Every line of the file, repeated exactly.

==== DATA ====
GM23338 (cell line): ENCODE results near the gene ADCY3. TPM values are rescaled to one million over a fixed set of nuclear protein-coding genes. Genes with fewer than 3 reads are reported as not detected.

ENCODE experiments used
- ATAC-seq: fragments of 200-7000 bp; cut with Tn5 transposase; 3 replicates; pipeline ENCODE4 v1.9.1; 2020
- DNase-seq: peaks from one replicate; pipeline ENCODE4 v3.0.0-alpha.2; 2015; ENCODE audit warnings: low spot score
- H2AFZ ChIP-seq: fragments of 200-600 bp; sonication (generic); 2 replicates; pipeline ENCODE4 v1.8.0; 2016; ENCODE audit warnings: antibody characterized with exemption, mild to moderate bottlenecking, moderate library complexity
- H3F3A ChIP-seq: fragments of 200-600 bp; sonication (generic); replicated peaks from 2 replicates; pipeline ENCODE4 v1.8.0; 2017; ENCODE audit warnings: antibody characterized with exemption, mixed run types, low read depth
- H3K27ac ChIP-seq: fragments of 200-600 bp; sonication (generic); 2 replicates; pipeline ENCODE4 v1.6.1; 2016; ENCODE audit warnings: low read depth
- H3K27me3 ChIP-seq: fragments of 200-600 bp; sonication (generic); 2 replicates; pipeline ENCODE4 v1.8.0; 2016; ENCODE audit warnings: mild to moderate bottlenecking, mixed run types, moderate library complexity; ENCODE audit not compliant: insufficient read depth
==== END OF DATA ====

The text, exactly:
GM23338 (cell line): ENCODE results near the gene ADCY3. TPM values are rescaled to one million over a fixed set of nuclear protein-coding genes. Genes with fewer than 3 reads are reported as not detected.

ENCODE experiments used
- ATAC-seq: fragments of 200-7000 bp; cut with Tn5 transposase; 3 replicates; pipeline ENCODE4 v1.9.1; 2020
- DNase-seq: peaks from one replicate; pipeline ENCODE4 v3.0.0-alpha.2; 2015; ENCODE audit warnings: low spot score
- H2AFZ ChIP-seq: fragments of 200-600 bp; sonication (generic); 2 replicates; pipeline ENCODE4 v1.8.0; 2016; ENCODE audit warnings: antibody characterized with exemption, mild to moderate bottlenecking, moderate library complexity
- H3F3A ChIP-seq: fragments of 200-600 bp; sonication (generic); replicated peaks from 2 replicates; pipeline ENCODE4 v1.8.0; 2017; ENCODE audit warnings: antibody characterized with exemption, mixed run types, low read depth
- H3K27ac ChIP-seq: fragments of 200-600 bp; sonication (generic); 2 replicates; pipeline ENCODE4 v1.6.1; 2016; ENCODE audit warnings: low read depth
- H3K27me3 ChIP-seq: fragments of 200-600 bp; sonication (generic); 2 replicates; pipeline ENCODE4 v1.8.0; 2016; ENCODE audit warnings: mild to moderate bottlenecking, mixed run types, moderate library complexity; ENCODE audit not compliant: insufficient read depth